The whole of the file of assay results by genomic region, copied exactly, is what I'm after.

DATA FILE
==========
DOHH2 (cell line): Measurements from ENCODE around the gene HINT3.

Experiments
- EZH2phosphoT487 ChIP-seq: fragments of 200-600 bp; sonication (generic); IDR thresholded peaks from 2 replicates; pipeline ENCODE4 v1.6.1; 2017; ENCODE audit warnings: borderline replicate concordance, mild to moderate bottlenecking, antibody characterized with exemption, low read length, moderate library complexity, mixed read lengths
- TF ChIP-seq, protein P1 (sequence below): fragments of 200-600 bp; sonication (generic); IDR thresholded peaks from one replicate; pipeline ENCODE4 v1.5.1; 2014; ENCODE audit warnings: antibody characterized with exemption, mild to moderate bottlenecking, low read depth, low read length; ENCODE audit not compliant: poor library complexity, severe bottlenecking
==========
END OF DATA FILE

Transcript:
DOHH2 (cell line): Measurements from ENCODE around the gene HINT3.

Experiments
- EZH2phosphoT487 ChIP-seq: fragments of 200-600 bp; sonication (generic); IDR thresholded peaks from 2 replicates; pipeline ENCODE4 v1.6.1; 2017; ENCODE audit warnings: borderline replicate concordance, mild to moderate bottlenecking, antibody characterized with exemption, low read length, moderate library complexity, mixed read lengths
- TF ChIP-seq, protein P1 (sequence below): fragments of 200-600 bp; sonication (generic); IDR thresholded peaks from one replicate; pipeline ENCODE4 v1.5.1; 2014; ENCODE audit warnings: antibody characterized with exemption, mild to moderate bottlenecking, low read depth, low read length; ENCODE audit not compliant: poor library complexity, severe bottlenecking